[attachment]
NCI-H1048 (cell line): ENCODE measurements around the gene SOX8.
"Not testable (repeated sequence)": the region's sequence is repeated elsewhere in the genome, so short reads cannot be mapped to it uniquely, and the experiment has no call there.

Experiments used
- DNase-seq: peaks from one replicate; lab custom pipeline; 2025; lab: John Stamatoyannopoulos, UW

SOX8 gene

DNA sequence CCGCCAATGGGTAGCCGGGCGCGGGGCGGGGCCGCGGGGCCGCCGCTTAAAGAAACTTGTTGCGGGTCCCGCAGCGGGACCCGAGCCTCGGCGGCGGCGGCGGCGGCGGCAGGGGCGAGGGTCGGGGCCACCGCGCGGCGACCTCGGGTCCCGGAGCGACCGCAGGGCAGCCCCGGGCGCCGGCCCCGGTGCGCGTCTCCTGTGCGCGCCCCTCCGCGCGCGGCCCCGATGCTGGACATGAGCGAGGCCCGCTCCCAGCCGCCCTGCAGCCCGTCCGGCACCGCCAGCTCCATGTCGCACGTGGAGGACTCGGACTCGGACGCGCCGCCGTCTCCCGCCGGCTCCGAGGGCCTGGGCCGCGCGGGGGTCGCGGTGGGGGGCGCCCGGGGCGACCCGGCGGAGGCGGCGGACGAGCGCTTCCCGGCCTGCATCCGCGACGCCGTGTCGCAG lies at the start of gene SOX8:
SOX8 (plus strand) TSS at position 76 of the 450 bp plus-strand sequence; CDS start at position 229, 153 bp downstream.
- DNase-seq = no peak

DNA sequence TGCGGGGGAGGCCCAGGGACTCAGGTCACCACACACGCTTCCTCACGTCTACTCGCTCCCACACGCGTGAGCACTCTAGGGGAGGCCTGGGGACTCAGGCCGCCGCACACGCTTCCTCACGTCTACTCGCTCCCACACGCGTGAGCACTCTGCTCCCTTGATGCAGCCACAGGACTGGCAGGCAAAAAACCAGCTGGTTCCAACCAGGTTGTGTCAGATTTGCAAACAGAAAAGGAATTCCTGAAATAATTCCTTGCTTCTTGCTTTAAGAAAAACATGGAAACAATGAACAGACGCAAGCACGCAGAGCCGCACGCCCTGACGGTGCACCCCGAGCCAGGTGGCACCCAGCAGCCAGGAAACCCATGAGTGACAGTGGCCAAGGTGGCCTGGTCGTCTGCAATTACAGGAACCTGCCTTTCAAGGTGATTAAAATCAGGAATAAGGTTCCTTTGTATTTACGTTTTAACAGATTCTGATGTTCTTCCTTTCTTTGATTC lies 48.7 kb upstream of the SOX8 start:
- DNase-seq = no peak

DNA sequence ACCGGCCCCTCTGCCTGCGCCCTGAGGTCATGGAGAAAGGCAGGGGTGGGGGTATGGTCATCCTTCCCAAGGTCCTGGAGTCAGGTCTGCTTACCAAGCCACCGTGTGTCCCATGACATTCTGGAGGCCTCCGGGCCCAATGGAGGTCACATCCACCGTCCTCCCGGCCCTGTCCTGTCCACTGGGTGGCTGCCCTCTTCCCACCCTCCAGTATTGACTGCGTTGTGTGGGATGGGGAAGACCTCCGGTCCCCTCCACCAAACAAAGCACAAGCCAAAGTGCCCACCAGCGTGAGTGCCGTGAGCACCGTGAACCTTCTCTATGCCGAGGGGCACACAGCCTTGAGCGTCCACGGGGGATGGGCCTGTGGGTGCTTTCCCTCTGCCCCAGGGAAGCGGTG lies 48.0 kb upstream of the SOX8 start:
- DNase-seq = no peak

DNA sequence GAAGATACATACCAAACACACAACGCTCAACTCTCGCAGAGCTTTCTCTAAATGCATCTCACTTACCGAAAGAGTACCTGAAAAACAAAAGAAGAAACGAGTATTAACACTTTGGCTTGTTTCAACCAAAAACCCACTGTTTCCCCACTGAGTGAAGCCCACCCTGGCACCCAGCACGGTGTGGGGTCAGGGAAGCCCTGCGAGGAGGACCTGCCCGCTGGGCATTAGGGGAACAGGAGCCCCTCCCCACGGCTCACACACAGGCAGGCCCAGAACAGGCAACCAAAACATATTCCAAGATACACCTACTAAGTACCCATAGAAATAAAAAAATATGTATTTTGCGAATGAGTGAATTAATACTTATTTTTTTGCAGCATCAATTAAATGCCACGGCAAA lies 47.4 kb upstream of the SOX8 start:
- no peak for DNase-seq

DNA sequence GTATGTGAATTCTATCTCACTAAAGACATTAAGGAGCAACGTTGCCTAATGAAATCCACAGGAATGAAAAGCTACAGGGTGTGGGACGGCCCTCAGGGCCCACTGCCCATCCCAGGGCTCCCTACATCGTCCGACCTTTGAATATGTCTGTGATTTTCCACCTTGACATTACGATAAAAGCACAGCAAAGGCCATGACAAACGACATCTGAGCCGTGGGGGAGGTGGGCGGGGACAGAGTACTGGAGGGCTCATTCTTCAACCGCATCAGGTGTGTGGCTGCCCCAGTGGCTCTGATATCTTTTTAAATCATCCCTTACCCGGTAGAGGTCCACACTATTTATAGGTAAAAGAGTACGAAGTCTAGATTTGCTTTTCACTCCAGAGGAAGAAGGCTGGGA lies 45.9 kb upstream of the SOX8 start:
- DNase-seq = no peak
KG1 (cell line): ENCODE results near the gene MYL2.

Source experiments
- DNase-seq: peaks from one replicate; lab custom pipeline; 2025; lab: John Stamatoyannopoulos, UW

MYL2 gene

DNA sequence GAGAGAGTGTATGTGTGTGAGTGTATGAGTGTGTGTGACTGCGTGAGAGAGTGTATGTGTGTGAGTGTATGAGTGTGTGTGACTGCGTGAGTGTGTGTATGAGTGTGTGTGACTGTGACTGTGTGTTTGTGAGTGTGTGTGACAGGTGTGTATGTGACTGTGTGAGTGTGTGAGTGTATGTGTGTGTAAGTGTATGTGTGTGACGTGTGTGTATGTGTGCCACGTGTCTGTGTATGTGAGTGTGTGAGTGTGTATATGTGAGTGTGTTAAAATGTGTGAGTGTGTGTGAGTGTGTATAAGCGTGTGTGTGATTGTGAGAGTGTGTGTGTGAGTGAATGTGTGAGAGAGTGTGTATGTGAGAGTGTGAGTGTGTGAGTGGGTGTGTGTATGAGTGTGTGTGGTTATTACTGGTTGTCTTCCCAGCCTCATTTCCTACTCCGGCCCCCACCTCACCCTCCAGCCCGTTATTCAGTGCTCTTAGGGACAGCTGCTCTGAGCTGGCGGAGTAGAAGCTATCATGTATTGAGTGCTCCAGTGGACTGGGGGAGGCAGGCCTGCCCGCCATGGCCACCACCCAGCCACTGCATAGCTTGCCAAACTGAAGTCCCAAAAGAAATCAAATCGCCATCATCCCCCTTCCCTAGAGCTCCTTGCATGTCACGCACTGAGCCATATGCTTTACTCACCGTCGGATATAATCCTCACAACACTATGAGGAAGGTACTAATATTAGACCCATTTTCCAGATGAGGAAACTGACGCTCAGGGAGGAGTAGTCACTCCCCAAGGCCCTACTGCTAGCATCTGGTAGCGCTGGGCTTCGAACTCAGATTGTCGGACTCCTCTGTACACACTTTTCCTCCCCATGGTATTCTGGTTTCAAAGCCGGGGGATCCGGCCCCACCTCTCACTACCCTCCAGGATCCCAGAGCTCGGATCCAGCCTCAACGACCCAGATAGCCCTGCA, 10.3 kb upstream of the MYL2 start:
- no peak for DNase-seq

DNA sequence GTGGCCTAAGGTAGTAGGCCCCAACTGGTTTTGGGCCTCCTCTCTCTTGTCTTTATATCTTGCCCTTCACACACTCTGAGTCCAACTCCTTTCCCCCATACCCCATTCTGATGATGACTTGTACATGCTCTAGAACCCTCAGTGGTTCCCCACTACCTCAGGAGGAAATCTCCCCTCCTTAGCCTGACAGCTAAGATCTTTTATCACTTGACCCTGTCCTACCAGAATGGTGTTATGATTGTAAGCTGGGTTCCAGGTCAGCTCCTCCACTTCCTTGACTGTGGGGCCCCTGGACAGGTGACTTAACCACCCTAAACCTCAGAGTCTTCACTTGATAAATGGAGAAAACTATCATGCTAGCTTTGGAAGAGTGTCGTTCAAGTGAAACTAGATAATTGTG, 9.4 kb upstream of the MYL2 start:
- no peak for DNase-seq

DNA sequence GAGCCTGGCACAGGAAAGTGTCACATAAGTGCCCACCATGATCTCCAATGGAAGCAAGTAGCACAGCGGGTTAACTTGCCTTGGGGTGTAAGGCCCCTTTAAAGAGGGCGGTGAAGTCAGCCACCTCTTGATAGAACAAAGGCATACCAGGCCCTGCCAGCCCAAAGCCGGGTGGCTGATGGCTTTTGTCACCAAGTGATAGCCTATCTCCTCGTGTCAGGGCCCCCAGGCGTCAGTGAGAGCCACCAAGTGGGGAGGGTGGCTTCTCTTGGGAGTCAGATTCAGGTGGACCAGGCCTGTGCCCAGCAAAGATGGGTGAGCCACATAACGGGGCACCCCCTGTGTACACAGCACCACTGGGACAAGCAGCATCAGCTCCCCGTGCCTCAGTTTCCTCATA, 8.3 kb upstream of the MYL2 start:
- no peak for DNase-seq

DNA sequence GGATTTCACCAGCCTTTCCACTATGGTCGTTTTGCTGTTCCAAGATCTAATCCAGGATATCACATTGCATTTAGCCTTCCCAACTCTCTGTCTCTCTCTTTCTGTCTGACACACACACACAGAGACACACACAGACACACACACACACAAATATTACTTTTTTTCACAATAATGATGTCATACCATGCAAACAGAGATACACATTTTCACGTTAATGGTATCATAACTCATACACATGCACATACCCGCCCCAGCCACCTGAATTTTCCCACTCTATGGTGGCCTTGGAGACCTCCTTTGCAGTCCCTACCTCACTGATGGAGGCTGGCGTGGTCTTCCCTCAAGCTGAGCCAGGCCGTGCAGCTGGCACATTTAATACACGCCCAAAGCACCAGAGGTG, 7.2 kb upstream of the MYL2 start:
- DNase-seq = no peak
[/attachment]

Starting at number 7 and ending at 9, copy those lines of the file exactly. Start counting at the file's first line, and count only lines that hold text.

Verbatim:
SOX8 (plus strand) TSS at position 76 of the 450 bp plus-strand sequence; CDS start at position 229, 153 bp downstream.
- DNase-seq = no peak

DNA sequence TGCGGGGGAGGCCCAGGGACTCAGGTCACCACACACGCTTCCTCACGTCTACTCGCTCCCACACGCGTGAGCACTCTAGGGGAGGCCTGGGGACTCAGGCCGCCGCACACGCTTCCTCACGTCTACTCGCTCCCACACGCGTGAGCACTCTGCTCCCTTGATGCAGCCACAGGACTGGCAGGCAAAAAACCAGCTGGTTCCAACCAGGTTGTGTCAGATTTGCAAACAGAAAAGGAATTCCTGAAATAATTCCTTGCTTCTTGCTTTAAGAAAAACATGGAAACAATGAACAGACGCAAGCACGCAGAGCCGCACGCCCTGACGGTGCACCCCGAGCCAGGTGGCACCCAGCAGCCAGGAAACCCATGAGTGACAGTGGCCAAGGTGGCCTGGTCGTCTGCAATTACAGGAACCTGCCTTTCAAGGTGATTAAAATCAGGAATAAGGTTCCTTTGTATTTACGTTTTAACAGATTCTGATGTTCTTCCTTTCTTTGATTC lies 48.7 kb upstream of the SOX8 start: